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“Now the U.S. government is threatening us that they’re going to take reprisals. Well, let them do whatever they want, but that man will not come,” Chavez said Tuesday.

The U.S. Embassy in Caracas, meanwhile, has been without an ambassador since Patrick Duddy finished his assignment and left in July.

Chavez’s latest actions in pushing through controversial laws are contributing to the diplomatic tensions.

The National Assembly on Dec. 17 granted Chavez broad powers to enact laws by decree for a year and a half. Opponents have condemned that and a package of other laws approved by Chavez’s congressional allies, saying the legislative offensive amounts to an authoritarian power grab and will give Chavez new abilities to crack down on dissent.

The measures have been hurriedly passed before a new legislature takes office Jan. 5 with enough opposition lawmakers to prevent passage of some types of major laws.

Chavez said Tuesday that he used his decree powers to establish 10 military districts — many of them in three western states bordering Colombia, two of which are led by opposition governors. Chavez did not elaborate on how the districts will be administered, but they could be under the equivalent of martial law.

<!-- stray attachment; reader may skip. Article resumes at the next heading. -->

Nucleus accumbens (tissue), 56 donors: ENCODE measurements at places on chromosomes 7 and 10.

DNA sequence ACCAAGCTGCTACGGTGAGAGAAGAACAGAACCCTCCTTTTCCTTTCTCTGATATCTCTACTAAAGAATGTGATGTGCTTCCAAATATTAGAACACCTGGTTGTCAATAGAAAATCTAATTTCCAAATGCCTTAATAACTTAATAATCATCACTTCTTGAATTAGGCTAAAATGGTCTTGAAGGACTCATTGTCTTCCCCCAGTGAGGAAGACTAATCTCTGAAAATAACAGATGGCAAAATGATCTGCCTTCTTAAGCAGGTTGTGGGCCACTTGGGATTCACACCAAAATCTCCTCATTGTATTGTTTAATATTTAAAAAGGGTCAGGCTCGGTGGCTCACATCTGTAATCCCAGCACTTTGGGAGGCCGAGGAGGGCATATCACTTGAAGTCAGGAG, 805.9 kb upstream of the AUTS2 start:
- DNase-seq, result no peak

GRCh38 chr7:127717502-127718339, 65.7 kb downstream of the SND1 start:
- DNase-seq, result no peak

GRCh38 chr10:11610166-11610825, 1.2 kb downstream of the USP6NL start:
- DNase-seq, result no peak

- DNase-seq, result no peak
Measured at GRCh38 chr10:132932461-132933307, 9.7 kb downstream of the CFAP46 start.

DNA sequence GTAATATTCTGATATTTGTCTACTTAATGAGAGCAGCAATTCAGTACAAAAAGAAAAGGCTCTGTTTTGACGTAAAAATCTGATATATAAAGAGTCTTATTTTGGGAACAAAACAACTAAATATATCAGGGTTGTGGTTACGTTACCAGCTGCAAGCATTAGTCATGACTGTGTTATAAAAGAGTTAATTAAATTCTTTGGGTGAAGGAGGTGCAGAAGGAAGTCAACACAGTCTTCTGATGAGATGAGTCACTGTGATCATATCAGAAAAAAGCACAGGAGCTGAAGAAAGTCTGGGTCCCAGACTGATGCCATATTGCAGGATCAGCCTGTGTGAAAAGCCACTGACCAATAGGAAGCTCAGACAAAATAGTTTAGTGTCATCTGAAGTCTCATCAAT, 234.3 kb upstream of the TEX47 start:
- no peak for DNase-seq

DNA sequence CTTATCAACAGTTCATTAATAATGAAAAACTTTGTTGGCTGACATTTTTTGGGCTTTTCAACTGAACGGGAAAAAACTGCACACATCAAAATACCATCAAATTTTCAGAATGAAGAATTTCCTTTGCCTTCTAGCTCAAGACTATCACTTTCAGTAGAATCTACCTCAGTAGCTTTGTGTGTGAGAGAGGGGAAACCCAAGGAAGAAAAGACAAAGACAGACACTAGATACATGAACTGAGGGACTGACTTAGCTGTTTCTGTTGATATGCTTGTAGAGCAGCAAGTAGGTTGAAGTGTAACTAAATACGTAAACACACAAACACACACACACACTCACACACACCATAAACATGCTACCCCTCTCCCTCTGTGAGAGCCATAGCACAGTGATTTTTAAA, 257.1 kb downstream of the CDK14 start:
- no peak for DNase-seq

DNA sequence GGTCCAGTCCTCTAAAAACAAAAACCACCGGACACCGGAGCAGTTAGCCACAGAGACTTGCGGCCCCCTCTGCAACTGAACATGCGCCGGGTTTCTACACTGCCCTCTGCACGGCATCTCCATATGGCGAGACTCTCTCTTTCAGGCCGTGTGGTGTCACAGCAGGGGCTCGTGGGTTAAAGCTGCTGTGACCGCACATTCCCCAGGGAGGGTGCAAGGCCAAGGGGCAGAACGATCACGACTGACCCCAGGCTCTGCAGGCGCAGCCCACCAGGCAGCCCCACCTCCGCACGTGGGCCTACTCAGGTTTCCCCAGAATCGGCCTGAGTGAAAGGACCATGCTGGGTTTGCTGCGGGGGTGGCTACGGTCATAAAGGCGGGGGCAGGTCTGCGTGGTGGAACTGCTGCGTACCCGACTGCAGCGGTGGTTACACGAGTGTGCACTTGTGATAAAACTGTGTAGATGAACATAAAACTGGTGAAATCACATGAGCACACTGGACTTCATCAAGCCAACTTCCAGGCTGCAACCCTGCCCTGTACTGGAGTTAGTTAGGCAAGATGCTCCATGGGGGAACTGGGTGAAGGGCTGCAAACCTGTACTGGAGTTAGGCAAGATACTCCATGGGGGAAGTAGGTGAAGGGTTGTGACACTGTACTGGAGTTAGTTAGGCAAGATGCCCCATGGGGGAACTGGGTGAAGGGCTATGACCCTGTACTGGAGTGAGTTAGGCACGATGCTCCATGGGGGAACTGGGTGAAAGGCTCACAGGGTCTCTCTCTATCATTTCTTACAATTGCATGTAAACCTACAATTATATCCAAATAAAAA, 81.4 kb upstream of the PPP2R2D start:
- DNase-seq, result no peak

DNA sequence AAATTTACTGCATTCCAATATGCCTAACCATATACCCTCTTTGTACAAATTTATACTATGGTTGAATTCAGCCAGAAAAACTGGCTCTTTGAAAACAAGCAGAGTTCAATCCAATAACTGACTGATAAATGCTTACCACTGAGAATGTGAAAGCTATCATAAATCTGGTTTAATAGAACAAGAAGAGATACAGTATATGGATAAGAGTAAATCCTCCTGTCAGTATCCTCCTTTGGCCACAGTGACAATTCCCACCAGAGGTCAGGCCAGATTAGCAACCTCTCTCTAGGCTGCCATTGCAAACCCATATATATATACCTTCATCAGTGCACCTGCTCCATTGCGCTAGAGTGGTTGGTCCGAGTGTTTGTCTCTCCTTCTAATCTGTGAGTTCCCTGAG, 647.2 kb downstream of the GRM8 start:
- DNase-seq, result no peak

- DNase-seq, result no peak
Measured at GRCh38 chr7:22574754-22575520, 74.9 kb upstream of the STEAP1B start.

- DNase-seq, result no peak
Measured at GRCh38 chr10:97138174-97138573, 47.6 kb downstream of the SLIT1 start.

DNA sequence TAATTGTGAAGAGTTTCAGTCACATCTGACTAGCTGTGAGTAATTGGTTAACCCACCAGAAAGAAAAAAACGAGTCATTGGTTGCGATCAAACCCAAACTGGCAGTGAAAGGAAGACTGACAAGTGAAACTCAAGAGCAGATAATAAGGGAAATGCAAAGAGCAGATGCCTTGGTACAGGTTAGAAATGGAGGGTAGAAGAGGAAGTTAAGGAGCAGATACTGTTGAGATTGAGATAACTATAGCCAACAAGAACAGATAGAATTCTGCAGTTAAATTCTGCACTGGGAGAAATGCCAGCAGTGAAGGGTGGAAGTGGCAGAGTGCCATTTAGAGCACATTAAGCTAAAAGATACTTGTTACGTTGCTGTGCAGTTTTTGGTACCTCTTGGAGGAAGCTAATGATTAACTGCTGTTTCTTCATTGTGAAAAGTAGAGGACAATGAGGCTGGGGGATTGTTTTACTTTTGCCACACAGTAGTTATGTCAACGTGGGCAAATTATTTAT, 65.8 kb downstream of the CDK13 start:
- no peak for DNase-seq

Chavez had discussed the idea previously, calling the special military zones an effort to boost security. He said Tuesday that he had established the first 10 such districts by decree and that he expects to create more, including in urban areas such as Caracas and Maracaibo.

Marcel Granier, a media executive whose channel RCTV was pushed off the airwaves by the government in 2007, condemned the latest decree, saying Chavez “is trying to put a military authority above the civil one.”

Chavez has defended his decree powers, saying he is trying to quickly provide funding for housing construction after floods and landslides that drove thousands from their homes, and also plans measures to accelerate his government’s socialist-oriented efforts.

Other laws passed by Chavez’s congressional allies this month increase state control of universities and block foreign funding to any nongovernment organizations that defend “political rights” — a change critics say will hobble some human rights groups.

The National Assembly also passed laws that make it easier for the government to revoke TV or radio licenses, speed up the process if Chavez decides to nationalize more banks, and allow for the suspension of any lawmakers who defect from a party during their term.

One of the most controversial laws extends broadcast-type regulations to the Internet — barring messages that “disrespect public authorities,” ”incite or promote hatred” or crimes, or that could create “anxiety in the citizenry or alter public order.”

Associated Press writer Jorge Rueda in Caracas, Venezuela, contributed to this report.